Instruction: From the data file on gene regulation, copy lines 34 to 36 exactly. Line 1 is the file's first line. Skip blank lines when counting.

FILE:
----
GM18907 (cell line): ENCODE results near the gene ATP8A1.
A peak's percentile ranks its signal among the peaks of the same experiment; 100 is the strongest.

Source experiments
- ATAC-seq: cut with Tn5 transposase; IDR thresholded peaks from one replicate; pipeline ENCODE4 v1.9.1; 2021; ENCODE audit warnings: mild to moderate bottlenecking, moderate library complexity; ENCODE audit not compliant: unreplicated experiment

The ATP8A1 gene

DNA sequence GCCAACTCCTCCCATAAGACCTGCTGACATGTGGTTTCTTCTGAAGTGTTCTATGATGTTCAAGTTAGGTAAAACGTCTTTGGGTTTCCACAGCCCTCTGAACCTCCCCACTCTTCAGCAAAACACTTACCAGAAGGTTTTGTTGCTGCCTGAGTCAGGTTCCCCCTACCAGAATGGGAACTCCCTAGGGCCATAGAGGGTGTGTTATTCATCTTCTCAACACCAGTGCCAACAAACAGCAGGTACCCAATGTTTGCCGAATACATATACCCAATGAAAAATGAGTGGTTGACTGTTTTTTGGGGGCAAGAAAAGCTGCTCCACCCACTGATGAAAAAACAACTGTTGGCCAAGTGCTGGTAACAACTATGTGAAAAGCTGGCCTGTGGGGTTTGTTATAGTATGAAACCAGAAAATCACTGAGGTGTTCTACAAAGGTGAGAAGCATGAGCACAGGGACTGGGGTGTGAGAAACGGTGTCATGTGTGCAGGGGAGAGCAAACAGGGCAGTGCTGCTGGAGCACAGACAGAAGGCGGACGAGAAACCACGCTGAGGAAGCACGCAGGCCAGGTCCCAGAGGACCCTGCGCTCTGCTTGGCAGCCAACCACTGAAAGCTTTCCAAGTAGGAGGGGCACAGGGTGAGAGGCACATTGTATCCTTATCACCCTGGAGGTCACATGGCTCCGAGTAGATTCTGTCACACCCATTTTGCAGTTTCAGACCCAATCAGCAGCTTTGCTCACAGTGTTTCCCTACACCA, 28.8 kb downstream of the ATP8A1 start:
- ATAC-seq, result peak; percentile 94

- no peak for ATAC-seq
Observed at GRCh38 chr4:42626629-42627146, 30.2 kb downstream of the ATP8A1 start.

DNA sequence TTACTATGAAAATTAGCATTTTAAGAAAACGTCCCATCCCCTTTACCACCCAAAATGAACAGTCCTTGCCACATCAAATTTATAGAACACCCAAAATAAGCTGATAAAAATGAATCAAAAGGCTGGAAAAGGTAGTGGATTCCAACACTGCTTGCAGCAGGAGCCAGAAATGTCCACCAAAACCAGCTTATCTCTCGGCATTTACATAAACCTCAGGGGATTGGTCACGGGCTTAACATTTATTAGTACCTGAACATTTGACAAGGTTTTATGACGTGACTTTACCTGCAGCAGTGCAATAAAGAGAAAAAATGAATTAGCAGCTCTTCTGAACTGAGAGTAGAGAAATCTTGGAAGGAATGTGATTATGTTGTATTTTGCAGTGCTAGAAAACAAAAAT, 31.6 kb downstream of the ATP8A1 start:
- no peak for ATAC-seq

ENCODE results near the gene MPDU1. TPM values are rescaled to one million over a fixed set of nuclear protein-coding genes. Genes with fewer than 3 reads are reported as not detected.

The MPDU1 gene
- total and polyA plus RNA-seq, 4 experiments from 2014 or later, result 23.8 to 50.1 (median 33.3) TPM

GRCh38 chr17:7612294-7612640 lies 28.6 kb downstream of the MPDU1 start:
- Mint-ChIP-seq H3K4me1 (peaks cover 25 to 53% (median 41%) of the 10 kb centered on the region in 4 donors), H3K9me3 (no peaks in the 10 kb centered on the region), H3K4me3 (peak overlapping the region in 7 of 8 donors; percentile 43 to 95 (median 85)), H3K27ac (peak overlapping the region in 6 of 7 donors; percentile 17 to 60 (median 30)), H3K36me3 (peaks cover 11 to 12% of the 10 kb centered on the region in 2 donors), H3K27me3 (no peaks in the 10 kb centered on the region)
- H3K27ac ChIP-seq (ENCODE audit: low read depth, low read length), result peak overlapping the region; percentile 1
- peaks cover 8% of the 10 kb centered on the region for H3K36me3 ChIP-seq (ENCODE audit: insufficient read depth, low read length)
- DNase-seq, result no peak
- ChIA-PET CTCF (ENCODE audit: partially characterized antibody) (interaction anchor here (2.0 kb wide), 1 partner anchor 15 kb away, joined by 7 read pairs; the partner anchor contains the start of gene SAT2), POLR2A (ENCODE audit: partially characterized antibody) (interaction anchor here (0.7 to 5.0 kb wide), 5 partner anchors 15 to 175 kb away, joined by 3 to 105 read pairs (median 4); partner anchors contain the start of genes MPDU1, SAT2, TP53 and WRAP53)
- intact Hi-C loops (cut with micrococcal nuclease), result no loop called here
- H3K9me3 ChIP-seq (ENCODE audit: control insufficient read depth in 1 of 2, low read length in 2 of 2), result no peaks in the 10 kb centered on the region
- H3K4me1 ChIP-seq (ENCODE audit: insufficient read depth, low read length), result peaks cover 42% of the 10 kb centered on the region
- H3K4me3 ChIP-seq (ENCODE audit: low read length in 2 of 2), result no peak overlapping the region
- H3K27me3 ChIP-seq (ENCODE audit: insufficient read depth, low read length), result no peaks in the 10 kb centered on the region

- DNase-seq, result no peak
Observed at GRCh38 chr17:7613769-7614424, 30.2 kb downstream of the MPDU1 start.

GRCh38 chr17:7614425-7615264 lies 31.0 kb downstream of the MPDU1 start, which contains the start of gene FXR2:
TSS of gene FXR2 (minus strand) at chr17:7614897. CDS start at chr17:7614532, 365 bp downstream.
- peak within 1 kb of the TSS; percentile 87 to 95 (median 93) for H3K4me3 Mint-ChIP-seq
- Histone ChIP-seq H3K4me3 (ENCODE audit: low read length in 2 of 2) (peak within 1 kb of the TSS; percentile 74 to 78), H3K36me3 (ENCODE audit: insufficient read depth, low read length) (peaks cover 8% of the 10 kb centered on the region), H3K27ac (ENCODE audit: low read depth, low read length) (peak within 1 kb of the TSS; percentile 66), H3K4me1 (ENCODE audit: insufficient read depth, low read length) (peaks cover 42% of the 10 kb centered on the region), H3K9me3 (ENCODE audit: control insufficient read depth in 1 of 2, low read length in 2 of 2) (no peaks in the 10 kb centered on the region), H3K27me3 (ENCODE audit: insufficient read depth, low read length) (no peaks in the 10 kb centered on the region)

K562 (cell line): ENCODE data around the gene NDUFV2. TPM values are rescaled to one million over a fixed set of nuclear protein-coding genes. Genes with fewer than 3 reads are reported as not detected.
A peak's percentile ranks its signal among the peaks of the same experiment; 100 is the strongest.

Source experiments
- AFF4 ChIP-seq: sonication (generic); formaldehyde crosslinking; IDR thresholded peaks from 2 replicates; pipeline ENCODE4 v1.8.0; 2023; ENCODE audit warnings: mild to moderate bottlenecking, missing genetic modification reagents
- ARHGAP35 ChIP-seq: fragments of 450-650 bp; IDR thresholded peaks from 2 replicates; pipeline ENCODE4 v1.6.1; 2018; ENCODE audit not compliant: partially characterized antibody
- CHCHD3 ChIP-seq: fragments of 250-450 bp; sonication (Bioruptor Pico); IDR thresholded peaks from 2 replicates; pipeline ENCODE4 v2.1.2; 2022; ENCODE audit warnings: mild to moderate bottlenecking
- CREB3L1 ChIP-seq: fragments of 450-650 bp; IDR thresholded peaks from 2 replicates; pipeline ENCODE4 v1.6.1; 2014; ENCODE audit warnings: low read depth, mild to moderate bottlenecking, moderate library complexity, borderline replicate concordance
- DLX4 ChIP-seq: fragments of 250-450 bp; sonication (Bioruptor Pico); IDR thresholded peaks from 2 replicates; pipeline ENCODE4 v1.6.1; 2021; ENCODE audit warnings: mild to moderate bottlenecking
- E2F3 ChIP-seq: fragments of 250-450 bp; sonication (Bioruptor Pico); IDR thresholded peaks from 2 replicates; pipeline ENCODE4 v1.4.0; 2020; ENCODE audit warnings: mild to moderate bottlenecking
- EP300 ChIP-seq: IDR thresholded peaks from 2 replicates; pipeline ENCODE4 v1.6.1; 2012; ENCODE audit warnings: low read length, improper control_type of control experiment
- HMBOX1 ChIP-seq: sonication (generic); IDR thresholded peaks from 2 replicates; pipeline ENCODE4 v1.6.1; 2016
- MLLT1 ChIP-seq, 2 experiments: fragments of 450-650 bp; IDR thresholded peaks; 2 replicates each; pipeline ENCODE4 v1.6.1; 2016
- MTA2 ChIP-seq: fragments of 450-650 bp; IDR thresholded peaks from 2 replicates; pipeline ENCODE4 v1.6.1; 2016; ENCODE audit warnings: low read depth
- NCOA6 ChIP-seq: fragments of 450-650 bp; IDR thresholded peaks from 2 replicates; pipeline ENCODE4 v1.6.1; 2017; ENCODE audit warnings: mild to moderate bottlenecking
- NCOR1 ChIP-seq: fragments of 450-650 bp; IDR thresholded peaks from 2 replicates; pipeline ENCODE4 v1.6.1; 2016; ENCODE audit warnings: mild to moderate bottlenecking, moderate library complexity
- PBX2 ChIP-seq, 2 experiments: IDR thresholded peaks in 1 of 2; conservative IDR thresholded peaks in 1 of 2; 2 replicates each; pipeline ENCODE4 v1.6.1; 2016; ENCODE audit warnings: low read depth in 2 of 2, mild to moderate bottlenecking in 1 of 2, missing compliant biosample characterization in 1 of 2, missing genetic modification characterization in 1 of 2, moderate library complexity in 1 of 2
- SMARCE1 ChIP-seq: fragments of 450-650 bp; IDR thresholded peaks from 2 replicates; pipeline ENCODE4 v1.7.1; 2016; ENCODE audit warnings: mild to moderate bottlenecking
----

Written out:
Source experiments
- AFF4 ChIP-seq: sonication (generic); formaldehyde crosslinking; IDR thresholded peaks from 2 replicates; pipeline ENCODE4 v1.8.0; 2023; ENCODE audit warnings: mild to moderate bottlenecking, missing genetic modification reagents
- ARHGAP35 ChIP-seq: fragments of 450-650 bp; IDR thresholded peaks from 2 replicates; pipeline ENCODE4 v1.6.1; 2018; ENCODE audit not compliant: partially characterized antibody